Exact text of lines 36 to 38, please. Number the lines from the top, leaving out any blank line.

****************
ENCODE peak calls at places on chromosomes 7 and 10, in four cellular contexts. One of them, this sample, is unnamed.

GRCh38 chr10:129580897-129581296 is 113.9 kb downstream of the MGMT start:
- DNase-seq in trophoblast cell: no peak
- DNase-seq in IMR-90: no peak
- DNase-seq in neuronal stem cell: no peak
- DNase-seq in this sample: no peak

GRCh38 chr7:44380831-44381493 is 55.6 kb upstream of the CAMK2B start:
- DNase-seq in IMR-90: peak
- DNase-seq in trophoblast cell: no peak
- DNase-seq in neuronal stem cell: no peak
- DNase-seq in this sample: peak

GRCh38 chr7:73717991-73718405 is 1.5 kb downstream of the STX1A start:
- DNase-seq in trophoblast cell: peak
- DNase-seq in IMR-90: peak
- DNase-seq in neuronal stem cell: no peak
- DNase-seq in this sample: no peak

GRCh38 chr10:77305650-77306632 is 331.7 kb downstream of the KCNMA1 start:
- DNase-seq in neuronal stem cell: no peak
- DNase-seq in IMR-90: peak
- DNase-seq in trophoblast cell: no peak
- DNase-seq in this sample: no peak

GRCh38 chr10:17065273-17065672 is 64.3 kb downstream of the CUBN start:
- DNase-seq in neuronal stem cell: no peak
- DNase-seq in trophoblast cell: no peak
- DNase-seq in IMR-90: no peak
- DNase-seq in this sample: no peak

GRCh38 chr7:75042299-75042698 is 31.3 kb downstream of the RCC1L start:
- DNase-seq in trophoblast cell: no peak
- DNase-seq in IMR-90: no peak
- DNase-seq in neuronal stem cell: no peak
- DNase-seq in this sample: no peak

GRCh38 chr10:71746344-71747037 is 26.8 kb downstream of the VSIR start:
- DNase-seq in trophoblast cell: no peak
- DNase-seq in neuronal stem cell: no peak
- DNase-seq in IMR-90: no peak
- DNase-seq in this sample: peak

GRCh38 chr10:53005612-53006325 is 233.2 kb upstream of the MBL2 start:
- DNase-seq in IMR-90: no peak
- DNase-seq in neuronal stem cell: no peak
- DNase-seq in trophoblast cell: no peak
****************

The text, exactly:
- DNase-seq in this sample: peak

GRCh38 chr10:53005612-53006325 is 233.2 kb upstream of the MBL2 start:
- DNase-seq in IMR-90: no peak